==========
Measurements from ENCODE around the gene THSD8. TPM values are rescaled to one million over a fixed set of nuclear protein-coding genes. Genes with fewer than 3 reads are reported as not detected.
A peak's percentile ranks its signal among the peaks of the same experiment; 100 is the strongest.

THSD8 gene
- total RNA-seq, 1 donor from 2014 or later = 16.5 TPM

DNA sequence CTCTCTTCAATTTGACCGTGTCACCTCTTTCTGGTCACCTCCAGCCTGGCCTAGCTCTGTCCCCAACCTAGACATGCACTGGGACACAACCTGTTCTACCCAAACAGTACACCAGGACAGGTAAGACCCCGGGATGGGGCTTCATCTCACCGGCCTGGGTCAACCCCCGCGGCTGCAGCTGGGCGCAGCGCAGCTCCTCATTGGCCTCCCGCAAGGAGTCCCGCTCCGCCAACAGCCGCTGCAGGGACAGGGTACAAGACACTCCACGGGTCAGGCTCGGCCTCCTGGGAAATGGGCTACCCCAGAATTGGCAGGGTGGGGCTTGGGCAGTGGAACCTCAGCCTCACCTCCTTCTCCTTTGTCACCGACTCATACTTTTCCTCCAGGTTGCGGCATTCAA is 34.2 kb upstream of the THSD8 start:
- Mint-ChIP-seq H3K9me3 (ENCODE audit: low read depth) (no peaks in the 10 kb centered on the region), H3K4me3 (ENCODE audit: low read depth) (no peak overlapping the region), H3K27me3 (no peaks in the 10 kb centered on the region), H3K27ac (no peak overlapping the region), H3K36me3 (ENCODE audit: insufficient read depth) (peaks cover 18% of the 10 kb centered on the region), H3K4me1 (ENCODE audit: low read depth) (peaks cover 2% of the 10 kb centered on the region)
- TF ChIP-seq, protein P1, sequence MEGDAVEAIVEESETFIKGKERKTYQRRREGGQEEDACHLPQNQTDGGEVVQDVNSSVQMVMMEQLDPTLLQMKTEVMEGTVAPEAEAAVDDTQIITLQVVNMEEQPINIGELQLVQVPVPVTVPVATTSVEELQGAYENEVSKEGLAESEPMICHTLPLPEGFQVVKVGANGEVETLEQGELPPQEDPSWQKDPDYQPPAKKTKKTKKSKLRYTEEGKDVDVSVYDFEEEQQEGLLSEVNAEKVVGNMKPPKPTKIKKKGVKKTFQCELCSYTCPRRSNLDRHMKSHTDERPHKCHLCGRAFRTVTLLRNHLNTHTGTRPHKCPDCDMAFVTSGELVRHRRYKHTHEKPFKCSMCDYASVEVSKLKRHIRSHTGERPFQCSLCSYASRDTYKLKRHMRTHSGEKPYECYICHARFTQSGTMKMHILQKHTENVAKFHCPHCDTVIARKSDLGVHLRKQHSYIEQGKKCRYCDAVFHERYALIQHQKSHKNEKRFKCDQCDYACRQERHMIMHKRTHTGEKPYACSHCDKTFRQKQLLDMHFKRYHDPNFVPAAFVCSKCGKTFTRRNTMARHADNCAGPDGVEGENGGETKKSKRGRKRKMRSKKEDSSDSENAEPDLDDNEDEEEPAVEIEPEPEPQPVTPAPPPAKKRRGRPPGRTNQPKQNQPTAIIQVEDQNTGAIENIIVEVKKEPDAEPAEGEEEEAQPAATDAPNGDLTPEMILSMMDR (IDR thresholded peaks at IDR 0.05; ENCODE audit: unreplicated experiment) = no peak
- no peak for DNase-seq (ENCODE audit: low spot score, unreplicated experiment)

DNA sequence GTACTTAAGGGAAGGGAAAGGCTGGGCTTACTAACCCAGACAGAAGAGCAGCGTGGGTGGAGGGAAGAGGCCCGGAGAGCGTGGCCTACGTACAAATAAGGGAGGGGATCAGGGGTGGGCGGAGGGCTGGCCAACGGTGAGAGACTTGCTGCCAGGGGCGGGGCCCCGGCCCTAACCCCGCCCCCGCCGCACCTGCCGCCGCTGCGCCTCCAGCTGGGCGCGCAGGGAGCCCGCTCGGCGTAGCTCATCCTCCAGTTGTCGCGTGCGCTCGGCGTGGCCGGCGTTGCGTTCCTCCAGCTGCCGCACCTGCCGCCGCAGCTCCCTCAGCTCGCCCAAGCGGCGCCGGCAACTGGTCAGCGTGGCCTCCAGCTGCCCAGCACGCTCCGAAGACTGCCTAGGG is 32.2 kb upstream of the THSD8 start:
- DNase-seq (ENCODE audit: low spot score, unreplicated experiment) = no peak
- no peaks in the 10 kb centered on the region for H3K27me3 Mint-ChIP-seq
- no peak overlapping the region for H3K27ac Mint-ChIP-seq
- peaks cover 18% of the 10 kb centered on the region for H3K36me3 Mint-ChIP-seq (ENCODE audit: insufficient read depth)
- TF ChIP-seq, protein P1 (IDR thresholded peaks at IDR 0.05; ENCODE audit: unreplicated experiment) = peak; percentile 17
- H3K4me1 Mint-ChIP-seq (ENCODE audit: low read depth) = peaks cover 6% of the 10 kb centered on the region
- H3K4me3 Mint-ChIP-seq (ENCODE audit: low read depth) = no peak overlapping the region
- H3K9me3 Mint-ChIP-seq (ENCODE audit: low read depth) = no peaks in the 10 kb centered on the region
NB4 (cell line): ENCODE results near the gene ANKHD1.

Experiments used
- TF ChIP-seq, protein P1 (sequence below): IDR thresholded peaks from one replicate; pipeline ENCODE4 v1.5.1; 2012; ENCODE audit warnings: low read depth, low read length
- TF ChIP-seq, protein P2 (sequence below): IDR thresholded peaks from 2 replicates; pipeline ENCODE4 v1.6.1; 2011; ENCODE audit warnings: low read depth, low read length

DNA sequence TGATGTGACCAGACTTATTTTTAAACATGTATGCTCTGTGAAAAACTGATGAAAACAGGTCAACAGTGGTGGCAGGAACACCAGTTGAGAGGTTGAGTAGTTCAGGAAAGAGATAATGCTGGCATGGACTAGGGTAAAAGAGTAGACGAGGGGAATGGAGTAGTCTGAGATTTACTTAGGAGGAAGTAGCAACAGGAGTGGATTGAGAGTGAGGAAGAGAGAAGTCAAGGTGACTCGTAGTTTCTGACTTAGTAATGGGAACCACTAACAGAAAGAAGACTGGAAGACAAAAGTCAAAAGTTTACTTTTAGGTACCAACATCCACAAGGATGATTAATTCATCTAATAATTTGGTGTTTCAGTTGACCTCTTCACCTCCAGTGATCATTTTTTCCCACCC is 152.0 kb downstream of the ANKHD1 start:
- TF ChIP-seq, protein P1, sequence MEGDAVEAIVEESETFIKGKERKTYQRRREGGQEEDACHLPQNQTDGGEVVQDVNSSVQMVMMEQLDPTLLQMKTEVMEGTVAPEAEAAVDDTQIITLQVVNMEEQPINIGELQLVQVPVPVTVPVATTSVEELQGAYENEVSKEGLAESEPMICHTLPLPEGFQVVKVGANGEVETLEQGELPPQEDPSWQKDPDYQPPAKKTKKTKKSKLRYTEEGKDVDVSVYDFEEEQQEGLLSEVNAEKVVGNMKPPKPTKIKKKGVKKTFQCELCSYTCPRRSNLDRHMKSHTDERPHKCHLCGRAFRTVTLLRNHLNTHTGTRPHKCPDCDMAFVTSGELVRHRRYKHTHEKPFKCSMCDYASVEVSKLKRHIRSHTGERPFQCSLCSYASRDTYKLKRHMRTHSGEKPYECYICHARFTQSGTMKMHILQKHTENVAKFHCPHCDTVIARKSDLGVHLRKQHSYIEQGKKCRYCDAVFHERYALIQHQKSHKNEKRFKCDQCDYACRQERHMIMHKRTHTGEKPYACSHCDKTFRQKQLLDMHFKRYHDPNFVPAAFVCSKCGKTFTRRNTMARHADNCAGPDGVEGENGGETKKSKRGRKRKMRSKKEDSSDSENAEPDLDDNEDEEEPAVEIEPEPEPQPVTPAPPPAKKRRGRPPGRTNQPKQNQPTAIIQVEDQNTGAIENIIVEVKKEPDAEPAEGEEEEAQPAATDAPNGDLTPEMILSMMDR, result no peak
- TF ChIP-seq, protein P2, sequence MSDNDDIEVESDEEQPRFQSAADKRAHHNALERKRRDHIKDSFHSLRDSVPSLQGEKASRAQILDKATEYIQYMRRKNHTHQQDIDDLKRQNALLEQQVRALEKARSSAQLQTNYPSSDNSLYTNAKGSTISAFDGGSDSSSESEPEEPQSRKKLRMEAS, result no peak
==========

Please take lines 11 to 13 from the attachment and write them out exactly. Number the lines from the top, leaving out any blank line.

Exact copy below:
- no peaks in the 10 kb centered on the region for H3K27me3 Mint-ChIP-seq
- no peak overlapping the region for H3K27ac Mint-ChIP-seq
- peaks cover 18% of the 10 kb centered on the region for H3K36me3 Mint-ChIP-seq (ENCODE audit: insufficient read depth)